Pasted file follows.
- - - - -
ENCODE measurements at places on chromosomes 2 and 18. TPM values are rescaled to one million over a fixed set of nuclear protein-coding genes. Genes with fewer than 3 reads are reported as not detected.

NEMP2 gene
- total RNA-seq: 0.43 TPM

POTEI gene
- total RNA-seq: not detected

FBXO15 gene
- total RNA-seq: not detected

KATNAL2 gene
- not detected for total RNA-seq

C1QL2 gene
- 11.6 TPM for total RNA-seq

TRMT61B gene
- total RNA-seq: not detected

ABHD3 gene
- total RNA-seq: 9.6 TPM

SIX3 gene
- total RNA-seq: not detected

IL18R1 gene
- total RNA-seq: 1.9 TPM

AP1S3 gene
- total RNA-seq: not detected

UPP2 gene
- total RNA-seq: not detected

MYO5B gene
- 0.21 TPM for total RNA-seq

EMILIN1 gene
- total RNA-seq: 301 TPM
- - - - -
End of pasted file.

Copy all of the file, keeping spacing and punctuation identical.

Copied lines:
ENCODE measurements at places on chromosomes 2 and 18. TPM values are rescaled to one million over a fixed set of nuclear protein-coding genes. Genes with fewer than 3 reads are reported as not detected.

NEMP2 gene
- total RNA-seq: 0.43 TPM

POTEI gene
- total RNA-seq: not detected

FBXO15 gene
- total RNA-seq: not detected

KATNAL2 gene
- not detected for total RNA-seq

C1QL2 gene
- 11.6 TPM for total RNA-seq

TRMT61B gene
- total RNA-seq: not detected

ABHD3 gene
- total RNA-seq: 9.6 TPM

SIX3 gene
- total RNA-seq: not detected

IL18R1 gene
- total RNA-seq: 1.9 TPM

AP1S3 gene
- total RNA-seq: not detected

UPP2 gene
- total RNA-seq: not detected

MYO5B gene
- 0.21 TPM for total RNA-seq

EMILIN1 gene
- total RNA-seq: 301 TPM